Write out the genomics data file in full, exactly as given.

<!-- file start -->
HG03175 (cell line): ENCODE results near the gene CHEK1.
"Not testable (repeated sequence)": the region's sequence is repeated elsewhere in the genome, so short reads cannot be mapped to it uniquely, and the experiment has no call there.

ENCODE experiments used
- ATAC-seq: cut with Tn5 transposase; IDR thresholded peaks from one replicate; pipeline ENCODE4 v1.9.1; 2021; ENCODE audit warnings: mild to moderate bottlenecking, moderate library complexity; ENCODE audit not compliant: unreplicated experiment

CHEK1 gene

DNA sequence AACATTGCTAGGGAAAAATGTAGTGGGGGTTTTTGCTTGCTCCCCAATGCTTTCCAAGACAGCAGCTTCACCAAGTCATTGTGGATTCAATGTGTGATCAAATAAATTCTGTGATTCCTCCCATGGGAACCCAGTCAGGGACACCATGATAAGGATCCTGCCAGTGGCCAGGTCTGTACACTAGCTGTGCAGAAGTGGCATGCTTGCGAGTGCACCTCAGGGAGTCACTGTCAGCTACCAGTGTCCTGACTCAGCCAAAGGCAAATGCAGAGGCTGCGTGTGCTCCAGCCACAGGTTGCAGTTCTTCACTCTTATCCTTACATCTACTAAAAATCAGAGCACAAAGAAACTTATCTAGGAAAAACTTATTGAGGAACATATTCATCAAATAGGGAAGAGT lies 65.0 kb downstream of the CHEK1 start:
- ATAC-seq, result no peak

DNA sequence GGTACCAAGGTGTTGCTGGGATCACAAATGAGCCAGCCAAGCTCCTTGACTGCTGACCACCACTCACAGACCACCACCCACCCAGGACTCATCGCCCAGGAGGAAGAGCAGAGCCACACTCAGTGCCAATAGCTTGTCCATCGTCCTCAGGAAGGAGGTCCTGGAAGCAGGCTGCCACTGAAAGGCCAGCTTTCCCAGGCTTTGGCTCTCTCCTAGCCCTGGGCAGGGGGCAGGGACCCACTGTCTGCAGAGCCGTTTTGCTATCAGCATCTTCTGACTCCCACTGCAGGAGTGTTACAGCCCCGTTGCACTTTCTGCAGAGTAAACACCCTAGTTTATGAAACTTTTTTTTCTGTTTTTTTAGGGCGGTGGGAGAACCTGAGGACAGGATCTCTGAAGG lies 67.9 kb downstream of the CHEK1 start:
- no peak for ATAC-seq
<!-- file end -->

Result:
HG03175 (cell line): ENCODE results near the gene CHEK1.
"Not testable (repeated sequence)": the region's sequence is repeated elsewhere in the genome, so short reads cannot be mapped to it uniquely, and the experiment has no call there.

ENCODE experiments used
- ATAC-seq: cut with Tn5 transposase; IDR thresholded peaks from one replicate; pipeline ENCODE4 v1.9.1; 2021; ENCODE audit warnings: mild to moderate bottlenecking, moderate library complexity; ENCODE audit not compliant: unreplicated experiment

CHEK1 gene

DNA sequence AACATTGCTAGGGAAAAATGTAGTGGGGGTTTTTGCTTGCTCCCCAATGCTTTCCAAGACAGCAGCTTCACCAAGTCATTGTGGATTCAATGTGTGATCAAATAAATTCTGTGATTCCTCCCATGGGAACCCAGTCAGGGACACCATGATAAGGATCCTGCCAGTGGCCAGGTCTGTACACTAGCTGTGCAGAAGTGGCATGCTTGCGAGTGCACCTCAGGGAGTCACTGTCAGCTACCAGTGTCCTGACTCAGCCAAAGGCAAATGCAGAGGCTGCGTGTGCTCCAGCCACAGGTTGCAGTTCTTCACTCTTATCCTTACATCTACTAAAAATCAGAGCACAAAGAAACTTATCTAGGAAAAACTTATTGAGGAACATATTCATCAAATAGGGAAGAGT lies 65.0 kb downstream of the CHEK1 start:
- ATAC-seq, result no peak

DNA sequence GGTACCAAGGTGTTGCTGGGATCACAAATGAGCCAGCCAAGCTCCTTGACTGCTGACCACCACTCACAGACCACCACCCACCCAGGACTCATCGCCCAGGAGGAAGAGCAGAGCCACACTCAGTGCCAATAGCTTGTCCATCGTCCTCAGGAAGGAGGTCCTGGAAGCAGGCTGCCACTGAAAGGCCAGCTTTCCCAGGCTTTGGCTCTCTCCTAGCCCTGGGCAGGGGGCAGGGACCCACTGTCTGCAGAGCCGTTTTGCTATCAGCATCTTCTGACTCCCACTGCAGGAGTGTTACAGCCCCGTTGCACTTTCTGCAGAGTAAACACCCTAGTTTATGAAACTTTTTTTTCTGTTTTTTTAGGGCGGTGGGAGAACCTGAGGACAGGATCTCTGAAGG lies 67.9 kb downstream of the CHEK1 start:
- no peak for ATAC-seq